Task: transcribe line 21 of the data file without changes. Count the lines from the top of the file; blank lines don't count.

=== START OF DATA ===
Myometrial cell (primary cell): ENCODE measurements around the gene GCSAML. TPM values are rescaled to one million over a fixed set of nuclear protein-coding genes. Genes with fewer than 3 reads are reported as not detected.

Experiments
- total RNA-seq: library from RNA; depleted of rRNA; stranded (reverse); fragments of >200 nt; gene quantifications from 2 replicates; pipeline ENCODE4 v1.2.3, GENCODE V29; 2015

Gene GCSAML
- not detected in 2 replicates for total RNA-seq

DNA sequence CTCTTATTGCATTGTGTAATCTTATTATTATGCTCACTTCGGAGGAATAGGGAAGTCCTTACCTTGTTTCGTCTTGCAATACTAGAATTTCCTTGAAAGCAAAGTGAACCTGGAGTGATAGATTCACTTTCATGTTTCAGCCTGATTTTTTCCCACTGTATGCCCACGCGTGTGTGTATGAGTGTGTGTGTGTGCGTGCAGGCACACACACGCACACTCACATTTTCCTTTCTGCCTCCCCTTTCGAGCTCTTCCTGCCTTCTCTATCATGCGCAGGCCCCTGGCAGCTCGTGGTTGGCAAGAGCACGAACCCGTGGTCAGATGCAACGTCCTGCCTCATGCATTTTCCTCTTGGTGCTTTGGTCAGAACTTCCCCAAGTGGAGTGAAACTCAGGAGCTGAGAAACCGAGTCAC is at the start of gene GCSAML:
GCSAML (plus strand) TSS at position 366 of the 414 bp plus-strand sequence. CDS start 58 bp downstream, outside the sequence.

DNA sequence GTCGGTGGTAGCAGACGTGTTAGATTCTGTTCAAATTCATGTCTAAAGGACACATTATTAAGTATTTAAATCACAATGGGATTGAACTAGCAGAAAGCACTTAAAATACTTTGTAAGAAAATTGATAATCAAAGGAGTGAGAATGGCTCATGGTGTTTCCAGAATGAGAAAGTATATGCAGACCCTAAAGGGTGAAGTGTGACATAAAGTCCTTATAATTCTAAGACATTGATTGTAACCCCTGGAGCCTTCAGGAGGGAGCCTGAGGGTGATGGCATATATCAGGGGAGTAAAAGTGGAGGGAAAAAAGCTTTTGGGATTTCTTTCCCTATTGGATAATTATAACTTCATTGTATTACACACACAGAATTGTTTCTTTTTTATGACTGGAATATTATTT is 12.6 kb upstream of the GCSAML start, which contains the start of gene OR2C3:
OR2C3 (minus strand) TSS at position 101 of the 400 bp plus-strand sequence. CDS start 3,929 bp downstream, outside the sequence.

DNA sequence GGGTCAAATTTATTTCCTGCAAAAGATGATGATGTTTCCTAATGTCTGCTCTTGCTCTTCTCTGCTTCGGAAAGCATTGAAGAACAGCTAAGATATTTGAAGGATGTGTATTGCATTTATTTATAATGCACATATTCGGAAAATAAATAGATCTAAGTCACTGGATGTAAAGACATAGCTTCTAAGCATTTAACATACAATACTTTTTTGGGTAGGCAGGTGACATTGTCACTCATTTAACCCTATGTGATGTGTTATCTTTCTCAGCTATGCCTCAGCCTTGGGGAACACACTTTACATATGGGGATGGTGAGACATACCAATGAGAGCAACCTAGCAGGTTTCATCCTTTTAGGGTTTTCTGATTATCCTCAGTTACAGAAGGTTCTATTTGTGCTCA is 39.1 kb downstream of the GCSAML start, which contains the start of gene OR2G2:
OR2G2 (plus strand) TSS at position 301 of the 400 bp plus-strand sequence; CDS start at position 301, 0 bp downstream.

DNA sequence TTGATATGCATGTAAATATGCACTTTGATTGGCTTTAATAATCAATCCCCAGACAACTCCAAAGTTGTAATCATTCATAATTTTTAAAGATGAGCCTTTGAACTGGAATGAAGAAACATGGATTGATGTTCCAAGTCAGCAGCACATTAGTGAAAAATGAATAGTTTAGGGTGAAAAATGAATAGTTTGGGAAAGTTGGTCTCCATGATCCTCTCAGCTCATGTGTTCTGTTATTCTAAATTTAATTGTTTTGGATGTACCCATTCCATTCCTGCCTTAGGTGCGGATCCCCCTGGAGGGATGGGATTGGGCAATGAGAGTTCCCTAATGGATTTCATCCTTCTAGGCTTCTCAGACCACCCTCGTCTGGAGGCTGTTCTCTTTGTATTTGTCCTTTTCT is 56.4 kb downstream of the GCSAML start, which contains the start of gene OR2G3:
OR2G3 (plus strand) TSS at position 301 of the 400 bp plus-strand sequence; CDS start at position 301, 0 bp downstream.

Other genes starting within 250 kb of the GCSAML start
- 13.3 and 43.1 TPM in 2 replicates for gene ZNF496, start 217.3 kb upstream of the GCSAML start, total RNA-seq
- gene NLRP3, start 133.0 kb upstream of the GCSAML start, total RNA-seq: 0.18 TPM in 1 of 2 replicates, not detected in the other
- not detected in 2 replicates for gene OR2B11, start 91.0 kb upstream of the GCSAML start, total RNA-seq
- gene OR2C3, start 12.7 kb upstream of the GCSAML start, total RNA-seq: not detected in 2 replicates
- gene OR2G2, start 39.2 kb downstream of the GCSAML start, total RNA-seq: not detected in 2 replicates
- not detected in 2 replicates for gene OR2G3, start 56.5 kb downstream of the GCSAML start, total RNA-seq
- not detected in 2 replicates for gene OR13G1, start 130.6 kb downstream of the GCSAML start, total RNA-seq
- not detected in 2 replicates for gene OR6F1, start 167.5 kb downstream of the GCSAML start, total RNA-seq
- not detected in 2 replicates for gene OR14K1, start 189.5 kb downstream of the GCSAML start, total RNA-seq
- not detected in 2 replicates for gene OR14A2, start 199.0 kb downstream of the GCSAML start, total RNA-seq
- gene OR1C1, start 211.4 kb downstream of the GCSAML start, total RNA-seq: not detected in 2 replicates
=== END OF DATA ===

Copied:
- not detected in 2 replicates for gene OR13G1, start 130.6 kb downstream of the GCSAML start, total RNA-seq